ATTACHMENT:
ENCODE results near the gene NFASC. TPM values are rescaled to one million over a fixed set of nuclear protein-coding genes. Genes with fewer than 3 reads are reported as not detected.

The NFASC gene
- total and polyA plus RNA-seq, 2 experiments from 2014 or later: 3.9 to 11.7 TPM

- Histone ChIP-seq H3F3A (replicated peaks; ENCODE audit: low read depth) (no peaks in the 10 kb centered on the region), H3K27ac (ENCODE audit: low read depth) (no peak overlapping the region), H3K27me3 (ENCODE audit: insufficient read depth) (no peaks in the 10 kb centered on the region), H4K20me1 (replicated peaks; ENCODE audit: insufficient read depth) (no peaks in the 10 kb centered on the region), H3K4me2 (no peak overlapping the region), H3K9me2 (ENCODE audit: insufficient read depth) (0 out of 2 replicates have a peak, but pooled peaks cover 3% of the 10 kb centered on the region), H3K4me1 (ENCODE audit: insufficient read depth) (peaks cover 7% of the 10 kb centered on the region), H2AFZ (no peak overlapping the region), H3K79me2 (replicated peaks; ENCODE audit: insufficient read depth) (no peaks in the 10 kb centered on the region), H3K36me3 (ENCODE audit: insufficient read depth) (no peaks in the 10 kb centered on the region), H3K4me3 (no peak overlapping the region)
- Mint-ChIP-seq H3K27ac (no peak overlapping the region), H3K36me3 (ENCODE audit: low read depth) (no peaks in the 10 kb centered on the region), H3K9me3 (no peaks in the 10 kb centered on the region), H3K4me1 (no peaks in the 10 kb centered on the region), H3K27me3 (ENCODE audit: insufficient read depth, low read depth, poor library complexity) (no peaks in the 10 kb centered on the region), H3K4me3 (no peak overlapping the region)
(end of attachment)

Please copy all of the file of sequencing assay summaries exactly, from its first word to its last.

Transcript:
ENCODE results near the gene NFASC. TPM values are rescaled to one million over a fixed set of nuclear protein-coding genes. Genes with fewer than 3 reads are reported as not detected.

The NFASC gene
- total and polyA plus RNA-seq, 2 experiments from 2014 or later: 3.9 to 11.7 TPM

- Histone ChIP-seq H3F3A (replicated peaks; ENCODE audit: low read depth) (no peaks in the 10 kb centered on the region), H3K27ac (ENCODE audit: low read depth) (no peak overlapping the region), H3K27me3 (ENCODE audit: insufficient read depth) (no peaks in the 10 kb centered on the region), H4K20me1 (replicated peaks; ENCODE audit: insufficient read depth) (no peaks in the 10 kb centered on the region), H3K4me2 (no peak overlapping the region), H3K9me2 (ENCODE audit: insufficient read depth) (0 out of 2 replicates have a peak, but pooled peaks cover 3% of the 10 kb centered on the region), H3K4me1 (ENCODE audit: insufficient read depth) (peaks cover 7% of the 10 kb centered on the region), H2AFZ (no peak overlapping the region), H3K79me2 (replicated peaks; ENCODE audit: insufficient read depth) (no peaks in the 10 kb centered on the region), H3K36me3 (ENCODE audit: insufficient read depth) (no peaks in the 10 kb centered on the region), H3K4me3 (no peak overlapping the region)
- Mint-ChIP-seq H3K27ac (no peak overlapping the region), H3K36me3 (ENCODE audit: low read depth) (no peaks in the 10 kb centered on the region), H3K9me3 (no peaks in the 10 kb centered on the region), H3K4me1 (no peaks in the 10 kb centered on the region), H3K27me3 (ENCODE audit: insufficient read depth, low read depth, poor library complexity) (no peaks in the 10 kb centered on the region), H3K4me3 (no peak overlapping the region)